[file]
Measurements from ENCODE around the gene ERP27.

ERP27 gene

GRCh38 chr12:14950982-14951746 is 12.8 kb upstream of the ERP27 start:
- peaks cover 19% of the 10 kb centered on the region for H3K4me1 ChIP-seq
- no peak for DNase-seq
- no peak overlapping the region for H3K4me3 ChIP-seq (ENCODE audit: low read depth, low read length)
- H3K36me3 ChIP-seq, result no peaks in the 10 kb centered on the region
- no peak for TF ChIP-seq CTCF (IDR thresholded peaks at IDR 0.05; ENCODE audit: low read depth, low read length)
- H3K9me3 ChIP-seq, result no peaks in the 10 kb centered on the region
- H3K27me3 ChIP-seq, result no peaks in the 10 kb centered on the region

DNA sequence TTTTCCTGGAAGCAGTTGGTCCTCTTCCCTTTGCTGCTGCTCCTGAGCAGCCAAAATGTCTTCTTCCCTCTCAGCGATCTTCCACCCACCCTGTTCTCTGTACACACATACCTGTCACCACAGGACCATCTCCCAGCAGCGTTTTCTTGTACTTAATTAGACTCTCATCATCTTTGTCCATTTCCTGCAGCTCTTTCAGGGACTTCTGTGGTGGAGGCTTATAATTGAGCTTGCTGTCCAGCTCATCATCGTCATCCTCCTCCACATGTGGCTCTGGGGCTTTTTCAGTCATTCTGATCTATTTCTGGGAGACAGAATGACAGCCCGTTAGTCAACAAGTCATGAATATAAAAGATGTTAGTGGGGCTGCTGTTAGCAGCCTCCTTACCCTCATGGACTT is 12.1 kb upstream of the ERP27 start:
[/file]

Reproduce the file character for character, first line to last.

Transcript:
Measurements from ENCODE around the gene ERP27.

ERP27 gene

GRCh38 chr12:14950982-14951746 is 12.8 kb upstream of the ERP27 start:
- peaks cover 19% of the 10 kb centered on the region for H3K4me1 ChIP-seq
- no peak for DNase-seq
- no peak overlapping the region for H3K4me3 ChIP-seq (ENCODE audit: low read depth, low read length)
- H3K36me3 ChIP-seq, result no peaks in the 10 kb centered on the region
- no peak for TF ChIP-seq CTCF (IDR thresholded peaks at IDR 0.05; ENCODE audit: low read depth, low read length)
- H3K9me3 ChIP-seq, result no peaks in the 10 kb centered on the region
- H3K27me3 ChIP-seq, result no peaks in the 10 kb centered on the region

DNA sequence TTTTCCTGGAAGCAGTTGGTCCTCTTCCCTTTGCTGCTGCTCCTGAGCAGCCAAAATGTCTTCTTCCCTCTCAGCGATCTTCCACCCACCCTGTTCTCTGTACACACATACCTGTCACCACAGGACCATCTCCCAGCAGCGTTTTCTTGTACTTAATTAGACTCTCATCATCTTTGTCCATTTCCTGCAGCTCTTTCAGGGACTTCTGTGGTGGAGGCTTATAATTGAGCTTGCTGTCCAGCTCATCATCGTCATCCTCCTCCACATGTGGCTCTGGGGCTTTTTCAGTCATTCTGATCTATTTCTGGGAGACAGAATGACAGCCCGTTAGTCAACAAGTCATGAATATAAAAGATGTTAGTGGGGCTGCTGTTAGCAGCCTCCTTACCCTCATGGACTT is 12.1 kb upstream of the ERP27 start: